The taste of sugar elicits cephalic-phase insulin release (CPIR), which limits the rise in blood glucose associated with meals. Little is known, however, about the orosensory mechanisms that trigger CPIR. We asked whether oral stimulation with any of the following taste stimuli elicited CPIR in mice: glucose, sucrose, maltose, fructose, Polycose, saccharin, sucralose, AceK, SC45647 or a non-metabolizable sugar analog. The only taste stimuli that elicited CPIR were glucose and the glucose-containing saccharides (sucrose, maltose, Polycose). When we mixed an alpha-glucosidase inhibitor (acarbose) with the latter three saccharides, the mice no longer exhibited CPIR. This revealed that the carbohydrates were hydrolyzed in the mouth, and that the liberated glucose triggered CPIR. We also found that increasing the intensity or duration of oral glucose stimulation caused a corresponding increase in CPIR magnitude. To identify the components of the glucose-specific taste-signaling pathway, we examined the necessity of Calhm1, P2X2+P2X3, SGLT1 and Sur1. Among these proteins, only Sur1 was necessary for CPIR. Sur1 was not necessary, however, for taste-mediated attraction to sugars. Given that Sur1 is a subunit of the KATP channel, and that this channel functions as a part of a glucose-sensing pathway in pancreatic beta cells, we asked whether the KATP channel serves an analogous role in taste cells. We discovered that oral stimulation with drugs known to increase (glyburide) or decrease (diazoxide) KATP signaling produced corresponding changes in glucose-stimulated CPIR. We propose that the KATP channel is part of a novel signaling pathway in taste cells that mediates glucose-induced CPIR.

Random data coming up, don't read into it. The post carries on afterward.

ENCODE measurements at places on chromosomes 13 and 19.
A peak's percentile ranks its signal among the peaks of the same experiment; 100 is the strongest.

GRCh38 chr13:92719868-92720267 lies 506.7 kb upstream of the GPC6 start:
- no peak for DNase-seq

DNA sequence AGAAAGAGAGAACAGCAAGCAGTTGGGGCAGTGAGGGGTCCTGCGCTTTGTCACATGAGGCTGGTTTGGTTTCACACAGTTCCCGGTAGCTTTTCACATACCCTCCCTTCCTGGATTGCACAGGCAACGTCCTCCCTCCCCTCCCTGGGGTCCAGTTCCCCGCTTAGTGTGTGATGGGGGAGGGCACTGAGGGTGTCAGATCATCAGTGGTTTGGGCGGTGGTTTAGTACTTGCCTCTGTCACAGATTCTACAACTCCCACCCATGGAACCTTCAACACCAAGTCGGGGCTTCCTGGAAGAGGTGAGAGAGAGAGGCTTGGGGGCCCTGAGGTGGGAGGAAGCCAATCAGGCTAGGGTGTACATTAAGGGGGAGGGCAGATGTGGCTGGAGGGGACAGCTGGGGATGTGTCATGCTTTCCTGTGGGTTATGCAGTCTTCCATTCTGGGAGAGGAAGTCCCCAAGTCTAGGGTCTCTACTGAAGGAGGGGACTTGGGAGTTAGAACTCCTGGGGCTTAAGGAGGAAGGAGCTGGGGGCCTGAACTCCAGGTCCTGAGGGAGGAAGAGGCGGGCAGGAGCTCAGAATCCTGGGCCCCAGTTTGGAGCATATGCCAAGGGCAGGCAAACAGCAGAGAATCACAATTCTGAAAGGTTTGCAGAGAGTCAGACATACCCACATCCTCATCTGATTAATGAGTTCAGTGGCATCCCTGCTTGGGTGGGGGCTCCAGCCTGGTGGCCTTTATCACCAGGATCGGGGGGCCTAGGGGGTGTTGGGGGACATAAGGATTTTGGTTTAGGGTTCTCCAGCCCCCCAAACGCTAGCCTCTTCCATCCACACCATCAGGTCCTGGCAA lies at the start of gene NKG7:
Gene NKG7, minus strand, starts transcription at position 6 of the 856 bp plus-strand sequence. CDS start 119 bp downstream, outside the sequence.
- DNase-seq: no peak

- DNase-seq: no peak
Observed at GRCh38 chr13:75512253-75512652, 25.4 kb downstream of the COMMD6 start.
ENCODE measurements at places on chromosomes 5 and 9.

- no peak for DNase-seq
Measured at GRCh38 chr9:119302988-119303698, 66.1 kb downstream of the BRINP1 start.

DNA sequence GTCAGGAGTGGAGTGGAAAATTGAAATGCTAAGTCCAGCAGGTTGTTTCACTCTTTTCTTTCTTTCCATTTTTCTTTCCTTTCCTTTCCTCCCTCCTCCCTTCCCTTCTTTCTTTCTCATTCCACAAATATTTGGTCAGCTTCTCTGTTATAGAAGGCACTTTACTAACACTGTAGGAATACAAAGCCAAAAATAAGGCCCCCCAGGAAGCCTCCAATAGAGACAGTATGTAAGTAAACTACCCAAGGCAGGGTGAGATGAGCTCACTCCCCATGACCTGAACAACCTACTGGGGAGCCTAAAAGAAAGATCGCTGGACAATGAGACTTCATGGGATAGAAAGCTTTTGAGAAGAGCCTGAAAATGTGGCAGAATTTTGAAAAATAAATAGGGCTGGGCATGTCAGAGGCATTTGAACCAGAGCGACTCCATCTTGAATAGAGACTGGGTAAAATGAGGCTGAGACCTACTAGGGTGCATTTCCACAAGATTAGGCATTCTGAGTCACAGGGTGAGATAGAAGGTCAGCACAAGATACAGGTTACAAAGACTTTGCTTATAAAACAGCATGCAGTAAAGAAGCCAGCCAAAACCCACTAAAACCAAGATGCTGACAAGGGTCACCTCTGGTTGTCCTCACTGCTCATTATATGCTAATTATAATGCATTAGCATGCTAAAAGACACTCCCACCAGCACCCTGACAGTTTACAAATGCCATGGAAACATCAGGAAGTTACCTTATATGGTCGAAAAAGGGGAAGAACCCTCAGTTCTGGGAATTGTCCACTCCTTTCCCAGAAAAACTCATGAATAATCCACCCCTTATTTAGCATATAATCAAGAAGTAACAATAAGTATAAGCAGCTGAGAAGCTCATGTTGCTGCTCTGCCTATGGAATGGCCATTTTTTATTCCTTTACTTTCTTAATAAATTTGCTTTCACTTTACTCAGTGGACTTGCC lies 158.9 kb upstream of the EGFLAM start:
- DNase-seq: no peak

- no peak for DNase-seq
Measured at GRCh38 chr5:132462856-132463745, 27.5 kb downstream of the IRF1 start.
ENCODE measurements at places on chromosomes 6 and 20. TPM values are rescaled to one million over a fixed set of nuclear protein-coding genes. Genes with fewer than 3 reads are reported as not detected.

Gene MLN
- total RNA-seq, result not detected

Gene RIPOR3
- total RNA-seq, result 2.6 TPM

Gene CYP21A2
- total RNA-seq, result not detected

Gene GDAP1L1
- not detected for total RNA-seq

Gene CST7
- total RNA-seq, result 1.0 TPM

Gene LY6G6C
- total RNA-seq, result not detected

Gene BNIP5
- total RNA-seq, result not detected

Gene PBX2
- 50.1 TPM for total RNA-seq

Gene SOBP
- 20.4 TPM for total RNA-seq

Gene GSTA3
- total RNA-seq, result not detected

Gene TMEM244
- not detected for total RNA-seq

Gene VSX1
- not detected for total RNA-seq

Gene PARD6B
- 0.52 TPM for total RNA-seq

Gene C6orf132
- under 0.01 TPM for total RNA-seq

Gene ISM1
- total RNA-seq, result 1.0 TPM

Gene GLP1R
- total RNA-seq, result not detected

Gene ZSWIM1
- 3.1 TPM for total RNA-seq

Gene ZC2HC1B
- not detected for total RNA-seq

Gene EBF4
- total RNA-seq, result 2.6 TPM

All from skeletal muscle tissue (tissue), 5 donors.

- artificial sweetener
- cephalic-phase insulin release
- Copyright © 2017, American Journal of Physiology-Regulatory, Integrative and Comparative Physiology